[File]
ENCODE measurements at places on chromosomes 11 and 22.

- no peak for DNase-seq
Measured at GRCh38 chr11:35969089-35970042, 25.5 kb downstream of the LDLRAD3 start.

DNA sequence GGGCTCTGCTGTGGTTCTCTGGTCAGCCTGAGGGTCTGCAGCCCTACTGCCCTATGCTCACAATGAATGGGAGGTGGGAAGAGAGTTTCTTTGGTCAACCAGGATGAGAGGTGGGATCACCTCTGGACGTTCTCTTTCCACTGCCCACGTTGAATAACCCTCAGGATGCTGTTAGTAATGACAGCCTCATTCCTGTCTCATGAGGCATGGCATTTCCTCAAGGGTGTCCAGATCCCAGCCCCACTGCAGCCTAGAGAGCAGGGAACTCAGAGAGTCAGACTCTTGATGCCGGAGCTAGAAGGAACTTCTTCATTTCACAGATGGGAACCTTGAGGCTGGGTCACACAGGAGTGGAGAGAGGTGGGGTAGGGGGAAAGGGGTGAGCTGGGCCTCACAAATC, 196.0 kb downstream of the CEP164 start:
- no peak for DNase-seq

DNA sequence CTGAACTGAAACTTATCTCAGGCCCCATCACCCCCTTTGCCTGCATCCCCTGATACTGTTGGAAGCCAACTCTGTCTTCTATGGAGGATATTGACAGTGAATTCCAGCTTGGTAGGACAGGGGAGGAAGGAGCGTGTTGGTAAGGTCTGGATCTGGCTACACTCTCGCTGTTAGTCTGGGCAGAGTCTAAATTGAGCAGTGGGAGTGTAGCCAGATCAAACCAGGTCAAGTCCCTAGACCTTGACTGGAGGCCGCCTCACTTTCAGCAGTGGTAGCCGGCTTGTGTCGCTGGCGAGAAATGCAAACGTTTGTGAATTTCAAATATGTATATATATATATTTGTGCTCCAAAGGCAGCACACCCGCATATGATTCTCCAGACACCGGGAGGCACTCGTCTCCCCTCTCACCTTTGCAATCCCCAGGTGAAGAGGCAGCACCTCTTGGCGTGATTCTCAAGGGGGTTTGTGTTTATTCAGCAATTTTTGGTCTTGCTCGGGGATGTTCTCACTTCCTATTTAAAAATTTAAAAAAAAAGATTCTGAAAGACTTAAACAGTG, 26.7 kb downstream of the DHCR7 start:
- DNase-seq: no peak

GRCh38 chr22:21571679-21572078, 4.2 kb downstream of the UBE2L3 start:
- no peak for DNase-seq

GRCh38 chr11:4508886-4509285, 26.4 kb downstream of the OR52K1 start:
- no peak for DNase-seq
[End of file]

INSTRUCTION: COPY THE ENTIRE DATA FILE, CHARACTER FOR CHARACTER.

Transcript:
ENCODE measurements at places on chromosomes 11 and 22.

- no peak for DNase-seq
Measured at GRCh38 chr11:35969089-35970042, 25.5 kb downstream of the LDLRAD3 start.

DNA sequence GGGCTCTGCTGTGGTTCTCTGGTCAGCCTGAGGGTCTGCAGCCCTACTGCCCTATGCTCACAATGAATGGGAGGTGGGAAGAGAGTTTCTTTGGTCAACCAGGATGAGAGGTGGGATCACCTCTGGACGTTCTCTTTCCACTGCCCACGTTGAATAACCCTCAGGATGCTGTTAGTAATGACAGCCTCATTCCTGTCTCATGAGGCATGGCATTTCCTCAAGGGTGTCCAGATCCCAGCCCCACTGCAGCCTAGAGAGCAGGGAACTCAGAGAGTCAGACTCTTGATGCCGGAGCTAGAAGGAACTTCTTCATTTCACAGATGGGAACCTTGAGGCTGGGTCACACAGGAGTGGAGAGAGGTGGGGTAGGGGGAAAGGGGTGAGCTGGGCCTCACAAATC, 196.0 kb downstream of the CEP164 start:
- no peak for DNase-seq

DNA sequence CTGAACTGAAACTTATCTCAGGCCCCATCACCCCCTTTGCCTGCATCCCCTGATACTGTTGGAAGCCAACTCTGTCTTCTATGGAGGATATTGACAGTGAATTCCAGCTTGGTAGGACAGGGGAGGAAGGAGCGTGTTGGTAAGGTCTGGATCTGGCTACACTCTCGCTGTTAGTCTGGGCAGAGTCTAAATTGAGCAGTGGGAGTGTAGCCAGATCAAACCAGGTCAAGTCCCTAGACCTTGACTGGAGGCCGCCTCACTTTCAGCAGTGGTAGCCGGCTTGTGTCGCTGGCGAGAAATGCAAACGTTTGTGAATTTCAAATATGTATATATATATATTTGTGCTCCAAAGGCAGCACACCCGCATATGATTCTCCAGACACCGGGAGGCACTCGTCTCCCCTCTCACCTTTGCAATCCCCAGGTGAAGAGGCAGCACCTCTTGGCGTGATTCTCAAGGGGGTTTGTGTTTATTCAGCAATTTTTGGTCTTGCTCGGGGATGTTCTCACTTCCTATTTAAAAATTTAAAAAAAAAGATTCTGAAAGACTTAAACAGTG, 26.7 kb downstream of the DHCR7 start:
- DNase-seq: no peak

GRCh38 chr22:21571679-21572078, 4.2 kb downstream of the UBE2L3 start:
- no peak for DNase-seq

GRCh38 chr11:4508886-4509285, 26.4 kb downstream of the OR52K1 start:
- no peak for DNase-seq